One Hawaiian Monk Seal


One Hawaiian Monk Seal is Ka’ale. Monachus schauinslandi is the Latin name for the Hawaiian Monk Seal. The ancient Hawaiian name was “llio holo I ka uaua” meaning “dog that runs in rough water.” As chance would have it, while spending a couple of days on the north shore of Oahu, out near Ka’ena Point, awaiting a sunset, Ka’ale was resting on the rough sand in an idyllic cove. Ka’ale is watched over by protective organizations to help ensure people don’t disturb or in any way harm this rare young 3 month old pup.

“The Hawaiian monk seal is one of the most endangered marine mammals in the world, and the rarest seal or sea lion in US waters. Weighing between 375-450 pounds (170-205 kg) and 7-7.5 feet (2.1-2.3 m) in length, females are slightly larger than males. Pups are 35 pounds (16 kg) at birth and 3 feet (1 m) long. Silvery-grey colored backs with lighter creamy coloration on their underside; newborns are black. Additional light patches and red and green tinged coloration from attached algae are common. The back of the animals may become darker with age, especially in males. Monk seals are known to live between 25-30 years.

Hunted to the brink of extinction in the late 19th century, Hawaiian monk seals have been declining since modern surveying. The monk seal population is currently declining at 4% annually and is estimated at fewer than 1,200 individuals. Biologists predict this number will dip below 1,000 in the next 3-4 years, placing this species among the world’s most endangered.”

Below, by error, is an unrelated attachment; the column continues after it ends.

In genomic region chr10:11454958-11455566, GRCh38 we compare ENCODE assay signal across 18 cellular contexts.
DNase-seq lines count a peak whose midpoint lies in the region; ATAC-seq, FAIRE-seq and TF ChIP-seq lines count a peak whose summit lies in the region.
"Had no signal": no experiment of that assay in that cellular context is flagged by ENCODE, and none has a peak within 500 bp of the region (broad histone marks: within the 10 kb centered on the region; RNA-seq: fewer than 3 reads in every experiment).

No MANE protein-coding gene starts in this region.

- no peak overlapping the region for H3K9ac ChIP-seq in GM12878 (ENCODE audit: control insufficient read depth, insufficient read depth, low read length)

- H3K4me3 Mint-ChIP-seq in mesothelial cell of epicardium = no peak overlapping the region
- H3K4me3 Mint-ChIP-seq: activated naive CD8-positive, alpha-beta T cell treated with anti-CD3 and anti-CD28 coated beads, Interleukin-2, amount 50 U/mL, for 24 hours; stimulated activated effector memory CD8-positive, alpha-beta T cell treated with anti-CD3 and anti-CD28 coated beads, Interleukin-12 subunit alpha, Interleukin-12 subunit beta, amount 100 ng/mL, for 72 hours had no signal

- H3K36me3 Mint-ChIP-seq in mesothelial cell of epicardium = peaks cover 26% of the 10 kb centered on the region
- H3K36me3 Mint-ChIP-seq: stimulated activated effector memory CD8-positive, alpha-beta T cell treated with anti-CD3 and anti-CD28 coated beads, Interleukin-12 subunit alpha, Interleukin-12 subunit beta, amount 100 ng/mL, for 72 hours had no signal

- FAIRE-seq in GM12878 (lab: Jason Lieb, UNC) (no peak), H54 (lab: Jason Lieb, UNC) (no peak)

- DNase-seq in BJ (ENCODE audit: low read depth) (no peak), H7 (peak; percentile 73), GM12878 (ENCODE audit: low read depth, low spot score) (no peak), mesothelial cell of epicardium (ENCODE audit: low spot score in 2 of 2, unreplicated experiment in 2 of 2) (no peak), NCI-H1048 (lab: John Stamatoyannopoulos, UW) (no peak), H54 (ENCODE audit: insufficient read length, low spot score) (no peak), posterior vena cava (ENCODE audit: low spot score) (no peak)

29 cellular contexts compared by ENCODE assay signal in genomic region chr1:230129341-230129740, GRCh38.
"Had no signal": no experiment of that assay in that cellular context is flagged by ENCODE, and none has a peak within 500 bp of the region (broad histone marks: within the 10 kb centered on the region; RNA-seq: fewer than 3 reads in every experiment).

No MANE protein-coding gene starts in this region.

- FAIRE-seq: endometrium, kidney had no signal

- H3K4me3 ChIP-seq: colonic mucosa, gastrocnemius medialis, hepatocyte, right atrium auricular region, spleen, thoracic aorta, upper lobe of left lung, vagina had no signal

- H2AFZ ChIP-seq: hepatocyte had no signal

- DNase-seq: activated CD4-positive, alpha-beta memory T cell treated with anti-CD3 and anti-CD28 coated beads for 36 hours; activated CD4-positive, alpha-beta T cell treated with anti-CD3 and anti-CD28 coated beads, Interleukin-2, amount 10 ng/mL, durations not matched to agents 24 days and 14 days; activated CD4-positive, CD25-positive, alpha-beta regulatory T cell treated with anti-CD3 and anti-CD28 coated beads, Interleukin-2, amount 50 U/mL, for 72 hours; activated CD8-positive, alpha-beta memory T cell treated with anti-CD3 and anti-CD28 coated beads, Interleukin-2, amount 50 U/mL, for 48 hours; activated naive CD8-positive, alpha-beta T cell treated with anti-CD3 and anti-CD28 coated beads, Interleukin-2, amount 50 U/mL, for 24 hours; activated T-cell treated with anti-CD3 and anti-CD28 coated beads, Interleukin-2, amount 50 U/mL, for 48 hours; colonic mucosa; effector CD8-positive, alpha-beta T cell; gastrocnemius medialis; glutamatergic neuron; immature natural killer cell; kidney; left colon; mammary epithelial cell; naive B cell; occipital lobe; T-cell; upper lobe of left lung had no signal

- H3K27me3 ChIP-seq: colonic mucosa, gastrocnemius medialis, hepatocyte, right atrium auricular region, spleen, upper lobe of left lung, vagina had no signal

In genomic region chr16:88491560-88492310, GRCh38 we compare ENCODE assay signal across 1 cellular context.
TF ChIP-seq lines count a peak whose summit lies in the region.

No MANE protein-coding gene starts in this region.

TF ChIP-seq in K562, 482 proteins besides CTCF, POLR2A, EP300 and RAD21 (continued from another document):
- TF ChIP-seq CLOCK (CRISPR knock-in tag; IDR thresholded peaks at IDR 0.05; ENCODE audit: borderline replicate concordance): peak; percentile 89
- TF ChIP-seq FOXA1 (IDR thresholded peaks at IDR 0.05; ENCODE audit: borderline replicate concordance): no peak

Shy Hawaiian Monk Seal

“Diet: Fish, cephalopods (such as octopi), and crustaceans make up their diet. While they usually hunt in shallow reefs, they’re known to dive over 900 feet to capture prey. In order to accomplish this, Hawaiian monk seals exhibit bradycardia—their heart rate slows down to about eight times less than the rate on the surface. This reduces the need for oxygen, so the seal can stay down longer.

Tiger shark predation, particularly of young pups, contributes significantly to the dwindling number of Hawaiian monk seals. The bigger threat, though, comes from humans. They are at risk from entanglement in fishing gear, beach disturbance, overfishing, inadequate marine protected areas and no-take zones, invasive species, coral bleaching, canine diseases, ocean acidification, sea level rise, ineffective enforcement of marine resource regulations, and sometimes, intentional killing.

Life History and Reproduction: Breeding occurs offshore. Females give birth to one pup on land in the spring or summer. The pups stay with their mothers for five to seven weeks, during which time they gain over 175 pounds. The mother seal doesn’t eat while nursing and loses up to a third of her body weight. Hawaiian monk seals are one of the few seal species that will foster and nurse another female’s pups. Male monk seals are known to be aggressive enough to kill females of their own species.”

Hawaiian Monk Seal assessing a photorapher


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